Page Two

By Peter Coffee  |  Posted 2004-10-25 Print this article Print

This, therefore, raises the question of maintaining a balance between storage volume and storage bandwidth. Even if one could store, hypothetically, a terabyte of data on one magnetic platter the size of a quarter, the resulting device would require a blistering data transfer rate of 776M bps (pushing the next-generation limits of the IEEE 1394b FireWire standard) just to back it up in a leisurely 3 hours.

By 2010, even consumers might sneer at this proposition. In what one might imagine as a video version of Apple Computer Inc.s iPod, for example, the storage device just described would hold only about 100 hours of MPEG2-compressed high-definition TV content. Before anyone dismisses such a product concept as fanciful, note that desktop hardware vendors are already paving the way. Sony Corp., for example, announced this month a desktop system with four 250GB hard drives: two for normal applications and two more dedicated to TV program recording with a capacity of 19 hours per day for seven days on six concurrent channels.

Clearly, new frontiers must be found.

Microsoft says its portable video players will be designed with at least 125GB of storage capacity by 2007. Click here to read more. If bits per unit area are disks fundamental physical limit, it seems logical to explore the storage of data in a volume instead of on a surface. Thats the essential attraction of holographic storage, which creates a distinct optical interference pattern at the intersection of two interacting laser beams.

With suitable hardware, data can be read or written simultaneously at multiple locations within a single medium. Without the inertia of a magnetic drive heads mechanical actuators, the agility of the massless laser beams enables high performance during sustained random-access operations.

Moreover, the nature of the holographic interference process enables new modes of associative retrieval, effectively measuring the similarity—at many points throughout a volume of an optical storage medium—to a given reference pattern. The best-match value can then be retrieved, without prior knowledge of its location and without need for time-consuming, item-by-item examination.

This doesnt merely change the economics of storage; it also suggests fundamentally different approaches to application development models in business intelligence, homeland security and other domains of considerable interest to enterprise and government IT planners.

After decades of anticipation, holographic technologies are condensing from vapor to reality: InPhase Technologies Inc. plans to deliver its pioneering Tapestry 200-R holographic storage units next year, with each providing 200GB of recordable (but not yet rewritable) storage at a rate of 20MB per second and a removable-media cost of 25 cents per gigabyte—about twice the current cost of recordable DVD.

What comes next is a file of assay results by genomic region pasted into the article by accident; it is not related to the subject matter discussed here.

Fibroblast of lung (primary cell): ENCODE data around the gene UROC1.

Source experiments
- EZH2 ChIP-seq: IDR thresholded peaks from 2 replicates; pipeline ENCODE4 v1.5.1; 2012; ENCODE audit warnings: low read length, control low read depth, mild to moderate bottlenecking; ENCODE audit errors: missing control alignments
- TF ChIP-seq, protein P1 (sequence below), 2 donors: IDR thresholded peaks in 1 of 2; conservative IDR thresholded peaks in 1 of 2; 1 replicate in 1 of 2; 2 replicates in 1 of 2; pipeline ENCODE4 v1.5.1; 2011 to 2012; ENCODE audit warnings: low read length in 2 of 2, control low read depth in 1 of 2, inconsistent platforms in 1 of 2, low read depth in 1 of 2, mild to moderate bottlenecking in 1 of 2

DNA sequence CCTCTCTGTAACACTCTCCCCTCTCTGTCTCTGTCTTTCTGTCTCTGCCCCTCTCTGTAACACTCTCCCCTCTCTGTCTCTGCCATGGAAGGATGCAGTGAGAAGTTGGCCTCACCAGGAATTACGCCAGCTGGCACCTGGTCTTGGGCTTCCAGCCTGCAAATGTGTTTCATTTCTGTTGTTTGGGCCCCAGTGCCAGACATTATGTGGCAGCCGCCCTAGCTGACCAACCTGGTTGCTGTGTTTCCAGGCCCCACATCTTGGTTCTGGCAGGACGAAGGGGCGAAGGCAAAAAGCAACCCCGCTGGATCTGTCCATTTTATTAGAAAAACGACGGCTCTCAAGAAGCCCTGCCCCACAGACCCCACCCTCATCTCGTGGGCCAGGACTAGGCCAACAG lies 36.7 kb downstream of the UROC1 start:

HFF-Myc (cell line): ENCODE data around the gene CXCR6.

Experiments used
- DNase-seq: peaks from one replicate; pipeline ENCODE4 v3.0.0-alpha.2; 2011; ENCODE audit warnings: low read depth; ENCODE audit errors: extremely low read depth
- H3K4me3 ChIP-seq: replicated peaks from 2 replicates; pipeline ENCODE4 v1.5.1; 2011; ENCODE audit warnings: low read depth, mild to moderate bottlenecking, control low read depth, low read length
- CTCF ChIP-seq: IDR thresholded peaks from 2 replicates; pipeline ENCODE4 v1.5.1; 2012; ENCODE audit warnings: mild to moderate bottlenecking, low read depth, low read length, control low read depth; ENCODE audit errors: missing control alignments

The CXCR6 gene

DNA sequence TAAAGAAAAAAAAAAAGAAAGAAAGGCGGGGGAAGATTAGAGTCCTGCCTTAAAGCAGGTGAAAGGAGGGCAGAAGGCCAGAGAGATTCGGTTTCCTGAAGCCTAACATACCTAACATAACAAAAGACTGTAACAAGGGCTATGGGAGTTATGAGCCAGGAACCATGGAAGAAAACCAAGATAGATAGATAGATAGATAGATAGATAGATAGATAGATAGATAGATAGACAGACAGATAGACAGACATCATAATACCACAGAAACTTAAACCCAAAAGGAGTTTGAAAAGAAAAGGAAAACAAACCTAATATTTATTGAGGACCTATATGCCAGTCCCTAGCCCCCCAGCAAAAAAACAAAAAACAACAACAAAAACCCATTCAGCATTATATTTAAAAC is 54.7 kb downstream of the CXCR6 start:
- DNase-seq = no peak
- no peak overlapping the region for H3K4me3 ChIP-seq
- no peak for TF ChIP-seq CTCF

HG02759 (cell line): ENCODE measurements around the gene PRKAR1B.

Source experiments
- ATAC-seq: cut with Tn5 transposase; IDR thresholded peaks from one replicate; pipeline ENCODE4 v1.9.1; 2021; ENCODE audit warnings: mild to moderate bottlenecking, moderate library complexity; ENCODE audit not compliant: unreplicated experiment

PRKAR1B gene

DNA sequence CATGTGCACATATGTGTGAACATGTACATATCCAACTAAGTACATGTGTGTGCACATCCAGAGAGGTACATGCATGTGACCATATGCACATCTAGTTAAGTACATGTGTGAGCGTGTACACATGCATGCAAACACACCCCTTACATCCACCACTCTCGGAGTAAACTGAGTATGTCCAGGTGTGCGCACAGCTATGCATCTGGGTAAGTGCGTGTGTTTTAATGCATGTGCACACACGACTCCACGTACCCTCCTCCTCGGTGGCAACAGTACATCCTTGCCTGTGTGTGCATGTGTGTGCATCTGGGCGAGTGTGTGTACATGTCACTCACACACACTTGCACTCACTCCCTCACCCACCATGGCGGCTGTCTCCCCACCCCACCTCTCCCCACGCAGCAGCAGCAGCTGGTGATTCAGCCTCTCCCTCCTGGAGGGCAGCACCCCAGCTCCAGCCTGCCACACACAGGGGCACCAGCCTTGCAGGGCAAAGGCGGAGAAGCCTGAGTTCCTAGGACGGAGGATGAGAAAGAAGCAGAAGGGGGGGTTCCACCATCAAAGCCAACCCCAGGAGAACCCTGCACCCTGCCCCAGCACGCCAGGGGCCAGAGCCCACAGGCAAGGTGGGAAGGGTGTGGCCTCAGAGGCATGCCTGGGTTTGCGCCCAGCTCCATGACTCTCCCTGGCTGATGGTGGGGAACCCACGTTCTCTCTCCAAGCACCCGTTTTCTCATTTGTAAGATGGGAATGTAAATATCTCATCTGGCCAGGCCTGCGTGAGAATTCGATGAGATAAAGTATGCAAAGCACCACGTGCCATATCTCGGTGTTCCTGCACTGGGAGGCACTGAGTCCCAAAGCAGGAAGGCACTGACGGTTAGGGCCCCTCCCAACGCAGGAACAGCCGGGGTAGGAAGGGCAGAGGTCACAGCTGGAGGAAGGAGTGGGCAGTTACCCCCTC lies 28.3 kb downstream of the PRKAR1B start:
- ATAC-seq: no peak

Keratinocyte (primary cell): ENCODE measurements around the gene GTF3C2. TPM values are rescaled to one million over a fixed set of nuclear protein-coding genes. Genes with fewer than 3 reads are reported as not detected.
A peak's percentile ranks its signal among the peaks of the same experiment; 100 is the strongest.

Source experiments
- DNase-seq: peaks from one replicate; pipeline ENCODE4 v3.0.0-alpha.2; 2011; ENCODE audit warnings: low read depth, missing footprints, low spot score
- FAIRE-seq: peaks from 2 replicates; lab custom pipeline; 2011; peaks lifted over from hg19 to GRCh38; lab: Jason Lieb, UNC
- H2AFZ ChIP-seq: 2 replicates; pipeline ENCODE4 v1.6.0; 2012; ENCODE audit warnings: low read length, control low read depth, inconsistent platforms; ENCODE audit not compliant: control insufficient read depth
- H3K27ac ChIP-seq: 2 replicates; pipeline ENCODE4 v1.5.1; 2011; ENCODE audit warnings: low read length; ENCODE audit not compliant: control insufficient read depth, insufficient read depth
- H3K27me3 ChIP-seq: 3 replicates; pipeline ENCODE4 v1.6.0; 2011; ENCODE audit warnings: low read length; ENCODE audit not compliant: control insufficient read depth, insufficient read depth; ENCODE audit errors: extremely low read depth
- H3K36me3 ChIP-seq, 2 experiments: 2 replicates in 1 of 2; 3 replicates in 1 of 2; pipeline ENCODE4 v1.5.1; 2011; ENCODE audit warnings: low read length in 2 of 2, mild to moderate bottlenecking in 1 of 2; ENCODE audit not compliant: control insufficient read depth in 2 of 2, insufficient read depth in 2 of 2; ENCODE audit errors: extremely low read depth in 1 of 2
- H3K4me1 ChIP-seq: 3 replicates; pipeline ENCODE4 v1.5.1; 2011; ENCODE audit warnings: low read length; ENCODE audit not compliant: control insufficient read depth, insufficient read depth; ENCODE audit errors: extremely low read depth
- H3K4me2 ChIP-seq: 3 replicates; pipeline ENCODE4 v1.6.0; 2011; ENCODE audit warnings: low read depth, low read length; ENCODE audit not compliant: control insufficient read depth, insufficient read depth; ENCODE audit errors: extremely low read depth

The road map of this Lucent Technologies Inc. venture forecasts the offering of rewritable media by 2008, with data rates of 40MB per second. Planned capacity expansion, going hand in hand with improved data throughput, could yield a 1.6TB recordable device operating at 120MB per second by 2010.

Marking a much greater departure from electromagnetic storage traditions is IBMs microelectromechanical Millipede technology—in effect, a fantastically scaled-down computer punch card.

A Millipede drive moves a brushlike apparatus, supporting a grid of several thousand submicroscopic probes in two dimensions across a film of thermoplastic material on a silicon foundation thats only a few millimeters square. Each of the 10-nm probe tips remains within a neighborhood about 100 microns square, minimizing power-consuming movement of the probe grid. Each probes neighborhood can store thousands of rewritable bits by forming tiny pits in the plastic, or reforming its flat surface, using the electrically wired probes local application of heat and pressure.

Each probe tip can achieve a rewritable data rate of well over a megabit per second, with a storage medium lifetime of at least 100,000 cycles at any given storage location. By using thousands of independently addressable probe tips in each device, Millipede offers highly scalable parallel data access. Sources close to the project have suggested that a 4,096-tip probe may already be functioning in a demonstration device, with overall data transfer rates on their way toward a target of 800G bps.

Next page: Data transfer rate vs. power consumption.

Peter Coffee is Director of Platform Research at, where he serves as a liaison with the developer community to define the opportunity and clarify developersÔÇÖ technical requirements on the companyÔÇÖs evolving Apex Platform. Peter previously spent 18 years with eWEEK (formerly PC Week), the national news magazine of enterprise technology practice, where he reviewed software development tools and methods and wrote regular columns on emerging technologies and professional community issues.Before he began writing full-time in 1989, Peter spent eleven years in technical and management positions at Exxon and The Aerospace Corporation, including management of the latter companyÔÇÖs first desktop computing planning team and applied research in applications of artificial intelligence techniques. He holds an engineering degree from MIT and an MBA from Pepperdine University, he has held teaching appointments in computer science, business analytics and information systems management at Pepperdine, UCLA, and Chapman College.

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